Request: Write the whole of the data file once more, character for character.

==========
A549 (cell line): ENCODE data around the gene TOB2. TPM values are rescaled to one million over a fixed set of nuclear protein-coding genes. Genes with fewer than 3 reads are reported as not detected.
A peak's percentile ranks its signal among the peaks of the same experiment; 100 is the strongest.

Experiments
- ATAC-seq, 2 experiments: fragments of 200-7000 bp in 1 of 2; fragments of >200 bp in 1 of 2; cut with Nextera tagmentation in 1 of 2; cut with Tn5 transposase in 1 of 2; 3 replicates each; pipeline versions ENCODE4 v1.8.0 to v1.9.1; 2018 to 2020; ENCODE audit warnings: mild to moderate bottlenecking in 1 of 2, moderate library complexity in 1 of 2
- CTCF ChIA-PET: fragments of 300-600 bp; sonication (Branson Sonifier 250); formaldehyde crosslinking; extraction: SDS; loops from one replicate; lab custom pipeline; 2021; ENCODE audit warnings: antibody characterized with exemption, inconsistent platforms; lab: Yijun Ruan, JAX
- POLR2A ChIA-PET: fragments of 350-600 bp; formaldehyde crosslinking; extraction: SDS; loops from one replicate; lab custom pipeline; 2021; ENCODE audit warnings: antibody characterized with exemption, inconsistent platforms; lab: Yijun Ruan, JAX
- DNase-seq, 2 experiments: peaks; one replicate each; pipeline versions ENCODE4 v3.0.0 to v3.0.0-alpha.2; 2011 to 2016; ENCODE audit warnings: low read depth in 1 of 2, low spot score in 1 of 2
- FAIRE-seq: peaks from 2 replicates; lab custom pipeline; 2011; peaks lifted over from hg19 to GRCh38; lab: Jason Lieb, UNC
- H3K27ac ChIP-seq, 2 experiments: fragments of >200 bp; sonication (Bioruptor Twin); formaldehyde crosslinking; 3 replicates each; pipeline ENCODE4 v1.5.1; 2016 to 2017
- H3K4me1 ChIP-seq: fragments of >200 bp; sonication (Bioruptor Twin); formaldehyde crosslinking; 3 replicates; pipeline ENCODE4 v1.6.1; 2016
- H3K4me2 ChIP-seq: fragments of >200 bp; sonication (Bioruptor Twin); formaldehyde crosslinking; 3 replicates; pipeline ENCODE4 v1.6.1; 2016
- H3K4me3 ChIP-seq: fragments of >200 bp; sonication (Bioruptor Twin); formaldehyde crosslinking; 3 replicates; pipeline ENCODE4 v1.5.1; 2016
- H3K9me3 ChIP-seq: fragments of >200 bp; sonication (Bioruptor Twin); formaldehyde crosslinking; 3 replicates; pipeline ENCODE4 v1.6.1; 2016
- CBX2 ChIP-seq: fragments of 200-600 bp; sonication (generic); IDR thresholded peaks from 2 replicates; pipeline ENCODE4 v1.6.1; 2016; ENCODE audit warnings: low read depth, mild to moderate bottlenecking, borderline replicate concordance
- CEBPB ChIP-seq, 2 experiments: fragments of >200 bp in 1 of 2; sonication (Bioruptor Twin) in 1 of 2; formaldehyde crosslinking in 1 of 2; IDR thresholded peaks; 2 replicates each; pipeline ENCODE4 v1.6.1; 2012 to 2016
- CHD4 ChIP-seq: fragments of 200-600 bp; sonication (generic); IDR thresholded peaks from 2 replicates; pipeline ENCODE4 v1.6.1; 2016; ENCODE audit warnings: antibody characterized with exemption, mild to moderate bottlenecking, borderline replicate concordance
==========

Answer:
A549 (cell line): ENCODE data around the gene TOB2. TPM values are rescaled to one million over a fixed set of nuclear protein-coding genes. Genes with fewer than 3 reads are reported as not detected.
A peak's percentile ranks its signal among the peaks of the same experiment; 100 is the strongest.

Experiments
- ATAC-seq, 2 experiments: fragments of 200-7000 bp in 1 of 2; fragments of >200 bp in 1 of 2; cut with Nextera tagmentation in 1 of 2; cut with Tn5 transposase in 1 of 2; 3 replicates each; pipeline versions ENCODE4 v1.8.0 to v1.9.1; 2018 to 2020; ENCODE audit warnings: mild to moderate bottlenecking in 1 of 2, moderate library complexity in 1 of 2
- CTCF ChIA-PET: fragments of 300-600 bp; sonication (Branson Sonifier 250); formaldehyde crosslinking; extraction: SDS; loops from one replicate; lab custom pipeline; 2021; ENCODE audit warnings: antibody characterized with exemption, inconsistent platforms; lab: Yijun Ruan, JAX
- POLR2A ChIA-PET: fragments of 350-600 bp; formaldehyde crosslinking; extraction: SDS; loops from one replicate; lab custom pipeline; 2021; ENCODE audit warnings: antibody characterized with exemption, inconsistent platforms; lab: Yijun Ruan, JAX
- DNase-seq, 2 experiments: peaks; one replicate each; pipeline versions ENCODE4 v3.0.0 to v3.0.0-alpha.2; 2011 to 2016; ENCODE audit warnings: low read depth in 1 of 2, low spot score in 1 of 2
- FAIRE-seq: peaks from 2 replicates; lab custom pipeline; 2011; peaks lifted over from hg19 to GRCh38; lab: Jason Lieb, UNC
- H3K27ac ChIP-seq, 2 experiments: fragments of >200 bp; sonication (Bioruptor Twin); formaldehyde crosslinking; 3 replicates each; pipeline ENCODE4 v1.5.1; 2016 to 2017
- H3K4me1 ChIP-seq: fragments of >200 bp; sonication (Bioruptor Twin); formaldehyde crosslinking; 3 replicates; pipeline ENCODE4 v1.6.1; 2016
- H3K4me2 ChIP-seq: fragments of >200 bp; sonication (Bioruptor Twin); formaldehyde crosslinking; 3 replicates; pipeline ENCODE4 v1.6.1; 2016
- H3K4me3 ChIP-seq: fragments of >200 bp; sonication (Bioruptor Twin); formaldehyde crosslinking; 3 replicates; pipeline ENCODE4 v1.5.1; 2016
- H3K9me3 ChIP-seq: fragments of >200 bp; sonication (Bioruptor Twin); formaldehyde crosslinking; 3 replicates; pipeline ENCODE4 v1.6.1; 2016
- CBX2 ChIP-seq: fragments of 200-600 bp; sonication (generic); IDR thresholded peaks from 2 replicates; pipeline ENCODE4 v1.6.1; 2016; ENCODE audit warnings: low read depth, mild to moderate bottlenecking, borderline replicate concordance
- CEBPB ChIP-seq, 2 experiments: fragments of >200 bp in 1 of 2; sonication (Bioruptor Twin) in 1 of 2; formaldehyde crosslinking in 1 of 2; IDR thresholded peaks; 2 replicates each; pipeline ENCODE4 v1.6.1; 2012 to 2016
- CHD4 ChIP-seq: fragments of 200-600 bp; sonication (generic); IDR thresholded peaks from 2 replicates; pipeline ENCODE4 v1.6.1; 2016; ENCODE audit warnings: antibody characterized with exemption, mild to moderate bottlenecking, borderline replicate concordance